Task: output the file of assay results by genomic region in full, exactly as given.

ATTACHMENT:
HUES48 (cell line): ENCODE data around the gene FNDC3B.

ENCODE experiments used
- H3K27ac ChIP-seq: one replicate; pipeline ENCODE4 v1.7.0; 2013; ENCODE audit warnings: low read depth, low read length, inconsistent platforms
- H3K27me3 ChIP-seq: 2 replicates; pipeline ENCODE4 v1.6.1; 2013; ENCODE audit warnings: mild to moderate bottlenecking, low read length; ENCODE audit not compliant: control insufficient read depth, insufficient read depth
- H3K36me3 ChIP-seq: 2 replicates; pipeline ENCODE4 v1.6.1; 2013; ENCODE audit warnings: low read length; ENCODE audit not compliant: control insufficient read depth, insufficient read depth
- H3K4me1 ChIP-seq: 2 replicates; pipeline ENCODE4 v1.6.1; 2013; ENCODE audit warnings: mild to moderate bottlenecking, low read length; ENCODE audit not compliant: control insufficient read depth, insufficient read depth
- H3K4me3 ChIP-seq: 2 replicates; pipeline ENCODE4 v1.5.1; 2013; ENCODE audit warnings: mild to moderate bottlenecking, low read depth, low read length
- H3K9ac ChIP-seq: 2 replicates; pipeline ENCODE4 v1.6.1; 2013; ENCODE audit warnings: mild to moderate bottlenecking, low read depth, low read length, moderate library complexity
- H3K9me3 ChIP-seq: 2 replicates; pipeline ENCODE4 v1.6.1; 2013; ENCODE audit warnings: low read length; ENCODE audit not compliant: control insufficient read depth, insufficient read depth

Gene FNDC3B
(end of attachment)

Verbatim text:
HUES48 (cell line): ENCODE data around the gene FNDC3B.

ENCODE experiments used
- H3K27ac ChIP-seq: one replicate; pipeline ENCODE4 v1.7.0; 2013; ENCODE audit warnings: low read depth, low read length, inconsistent platforms
- H3K27me3 ChIP-seq: 2 replicates; pipeline ENCODE4 v1.6.1; 2013; ENCODE audit warnings: mild to moderate bottlenecking, low read length; ENCODE audit not compliant: control insufficient read depth, insufficient read depth
- H3K36me3 ChIP-seq: 2 replicates; pipeline ENCODE4 v1.6.1; 2013; ENCODE audit warnings: low read length; ENCODE audit not compliant: control insufficient read depth, insufficient read depth
- H3K4me1 ChIP-seq: 2 replicates; pipeline ENCODE4 v1.6.1; 2013; ENCODE audit warnings: mild to moderate bottlenecking, low read length; ENCODE audit not compliant: control insufficient read depth, insufficient read depth
- H3K4me3 ChIP-seq: 2 replicates; pipeline ENCODE4 v1.5.1; 2013; ENCODE audit warnings: mild to moderate bottlenecking, low read depth, low read length
- H3K9ac ChIP-seq: 2 replicates; pipeline ENCODE4 v1.6.1; 2013; ENCODE audit warnings: mild to moderate bottlenecking, low read depth, low read length, moderate library complexity
- H3K9me3 ChIP-seq: 2 replicates; pipeline ENCODE4 v1.6.1; 2013; ENCODE audit warnings: low read length; ENCODE audit not compliant: control insufficient read depth, insufficient read depth

Gene FNDC3B